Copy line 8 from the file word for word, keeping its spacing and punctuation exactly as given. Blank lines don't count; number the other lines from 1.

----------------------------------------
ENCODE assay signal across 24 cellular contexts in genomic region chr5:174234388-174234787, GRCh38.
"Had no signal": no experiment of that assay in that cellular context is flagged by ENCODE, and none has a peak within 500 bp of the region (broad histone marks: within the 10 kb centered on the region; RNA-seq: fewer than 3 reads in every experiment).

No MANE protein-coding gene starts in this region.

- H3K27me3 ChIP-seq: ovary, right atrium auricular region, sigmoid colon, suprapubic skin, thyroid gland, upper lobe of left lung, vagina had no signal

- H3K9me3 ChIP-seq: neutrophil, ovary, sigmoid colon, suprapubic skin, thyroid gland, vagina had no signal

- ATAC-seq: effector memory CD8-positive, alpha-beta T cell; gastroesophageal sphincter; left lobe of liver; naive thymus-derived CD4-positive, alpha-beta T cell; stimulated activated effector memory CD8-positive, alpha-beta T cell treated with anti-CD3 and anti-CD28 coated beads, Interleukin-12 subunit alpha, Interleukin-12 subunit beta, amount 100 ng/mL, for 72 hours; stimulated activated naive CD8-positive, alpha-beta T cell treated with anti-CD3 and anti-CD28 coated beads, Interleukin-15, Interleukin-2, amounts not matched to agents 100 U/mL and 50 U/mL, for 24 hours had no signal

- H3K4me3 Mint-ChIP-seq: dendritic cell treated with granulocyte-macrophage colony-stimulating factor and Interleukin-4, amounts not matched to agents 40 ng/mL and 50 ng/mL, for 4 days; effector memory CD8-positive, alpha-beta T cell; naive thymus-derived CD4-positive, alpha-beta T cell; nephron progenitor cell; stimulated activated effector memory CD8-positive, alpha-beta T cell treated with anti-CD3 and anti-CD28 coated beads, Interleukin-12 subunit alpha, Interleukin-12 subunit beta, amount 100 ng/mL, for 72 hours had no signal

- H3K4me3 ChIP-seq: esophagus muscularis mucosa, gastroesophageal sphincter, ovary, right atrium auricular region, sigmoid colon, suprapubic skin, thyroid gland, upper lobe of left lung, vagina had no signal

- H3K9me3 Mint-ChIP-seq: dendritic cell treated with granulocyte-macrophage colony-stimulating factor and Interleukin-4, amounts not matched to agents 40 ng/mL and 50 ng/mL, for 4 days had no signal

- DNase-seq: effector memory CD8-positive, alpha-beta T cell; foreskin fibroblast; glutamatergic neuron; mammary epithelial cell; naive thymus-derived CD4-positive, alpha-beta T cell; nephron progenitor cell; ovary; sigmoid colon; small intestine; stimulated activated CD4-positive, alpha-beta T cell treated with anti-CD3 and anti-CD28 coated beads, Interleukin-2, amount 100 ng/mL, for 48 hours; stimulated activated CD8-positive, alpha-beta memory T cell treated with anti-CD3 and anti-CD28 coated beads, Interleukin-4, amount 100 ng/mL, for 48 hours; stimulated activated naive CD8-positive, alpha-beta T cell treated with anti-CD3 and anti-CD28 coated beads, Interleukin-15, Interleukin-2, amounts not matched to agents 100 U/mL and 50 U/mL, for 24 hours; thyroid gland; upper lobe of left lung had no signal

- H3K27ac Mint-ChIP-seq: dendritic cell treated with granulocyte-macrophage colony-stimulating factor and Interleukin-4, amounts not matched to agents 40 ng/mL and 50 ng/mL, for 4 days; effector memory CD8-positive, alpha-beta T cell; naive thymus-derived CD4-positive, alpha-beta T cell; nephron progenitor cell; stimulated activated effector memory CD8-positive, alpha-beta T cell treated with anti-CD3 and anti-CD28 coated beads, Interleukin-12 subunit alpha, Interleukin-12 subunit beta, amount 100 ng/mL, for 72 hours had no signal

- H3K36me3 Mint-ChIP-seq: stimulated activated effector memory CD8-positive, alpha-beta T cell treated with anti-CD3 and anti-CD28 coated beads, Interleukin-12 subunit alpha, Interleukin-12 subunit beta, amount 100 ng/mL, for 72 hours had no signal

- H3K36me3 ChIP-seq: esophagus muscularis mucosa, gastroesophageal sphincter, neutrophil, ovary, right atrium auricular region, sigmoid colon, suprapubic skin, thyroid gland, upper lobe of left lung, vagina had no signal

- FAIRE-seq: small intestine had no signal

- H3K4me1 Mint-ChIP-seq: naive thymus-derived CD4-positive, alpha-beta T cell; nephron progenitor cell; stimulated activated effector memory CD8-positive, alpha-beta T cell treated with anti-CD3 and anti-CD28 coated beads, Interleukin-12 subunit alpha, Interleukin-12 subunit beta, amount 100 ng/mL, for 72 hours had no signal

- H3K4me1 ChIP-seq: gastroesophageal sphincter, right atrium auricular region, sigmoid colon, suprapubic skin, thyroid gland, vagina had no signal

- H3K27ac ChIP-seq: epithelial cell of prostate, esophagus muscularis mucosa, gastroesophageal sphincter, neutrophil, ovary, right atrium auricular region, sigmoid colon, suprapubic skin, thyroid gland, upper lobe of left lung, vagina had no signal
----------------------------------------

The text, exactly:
- H3K4me3 ChIP-seq: esophagus muscularis mucosa, gastroesophageal sphincter, ovary, right atrium auricular region, sigmoid colon, suprapubic skin, thyroid gland, upper lobe of left lung, vagina had no signal